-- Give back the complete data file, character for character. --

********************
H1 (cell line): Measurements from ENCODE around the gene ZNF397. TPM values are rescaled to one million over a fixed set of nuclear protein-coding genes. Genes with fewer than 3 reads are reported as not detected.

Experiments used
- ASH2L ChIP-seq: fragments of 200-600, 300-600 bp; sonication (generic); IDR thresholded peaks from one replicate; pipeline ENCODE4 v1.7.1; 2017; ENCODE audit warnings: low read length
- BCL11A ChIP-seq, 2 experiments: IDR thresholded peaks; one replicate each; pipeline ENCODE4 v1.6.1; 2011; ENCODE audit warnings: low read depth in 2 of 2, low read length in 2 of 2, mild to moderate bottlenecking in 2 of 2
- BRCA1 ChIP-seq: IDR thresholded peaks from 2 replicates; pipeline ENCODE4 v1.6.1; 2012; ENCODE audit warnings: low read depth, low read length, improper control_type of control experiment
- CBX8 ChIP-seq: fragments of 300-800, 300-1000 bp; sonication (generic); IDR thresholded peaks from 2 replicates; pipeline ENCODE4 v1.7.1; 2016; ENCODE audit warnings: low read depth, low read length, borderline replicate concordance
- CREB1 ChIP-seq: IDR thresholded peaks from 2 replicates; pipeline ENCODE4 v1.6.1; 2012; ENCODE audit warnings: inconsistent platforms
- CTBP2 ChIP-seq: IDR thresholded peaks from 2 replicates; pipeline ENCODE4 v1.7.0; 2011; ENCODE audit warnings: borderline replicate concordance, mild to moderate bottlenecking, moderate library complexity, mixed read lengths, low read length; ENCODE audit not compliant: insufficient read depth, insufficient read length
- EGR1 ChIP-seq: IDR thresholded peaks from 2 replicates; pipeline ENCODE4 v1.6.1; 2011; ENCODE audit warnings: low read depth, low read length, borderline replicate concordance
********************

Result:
H1 (cell line): Measurements from ENCODE around the gene ZNF397. TPM values are rescaled to one million over a fixed set of nuclear protein-coding genes. Genes with fewer than 3 reads are reported as not detected.

Experiments used
- ASH2L ChIP-seq: fragments of 200-600, 300-600 bp; sonication (generic); IDR thresholded peaks from one replicate; pipeline ENCODE4 v1.7.1; 2017; ENCODE audit warnings: low read length
- BCL11A ChIP-seq, 2 experiments: IDR thresholded peaks; one replicate each; pipeline ENCODE4 v1.6.1; 2011; ENCODE audit warnings: low read depth in 2 of 2, low read length in 2 of 2, mild to moderate bottlenecking in 2 of 2
- BRCA1 ChIP-seq: IDR thresholded peaks from 2 replicates; pipeline ENCODE4 v1.6.1; 2012; ENCODE audit warnings: low read depth, low read length, improper control_type of control experiment
- CBX8 ChIP-seq: fragments of 300-800, 300-1000 bp; sonication (generic); IDR thresholded peaks from 2 replicates; pipeline ENCODE4 v1.7.1; 2016; ENCODE audit warnings: low read depth, low read length, borderline replicate concordance
- CREB1 ChIP-seq: IDR thresholded peaks from 2 replicates; pipeline ENCODE4 v1.6.1; 2012; ENCODE audit warnings: inconsistent platforms
- CTBP2 ChIP-seq: IDR thresholded peaks from 2 replicates; pipeline ENCODE4 v1.7.0; 2011; ENCODE audit warnings: borderline replicate concordance, mild to moderate bottlenecking, moderate library complexity, mixed read lengths, low read length; ENCODE audit not compliant: insufficient read depth, insufficient read length
- EGR1 ChIP-seq: IDR thresholded peaks from 2 replicates; pipeline ENCODE4 v1.6.1; 2011; ENCODE audit warnings: low read depth, low read length, borderline replicate concordance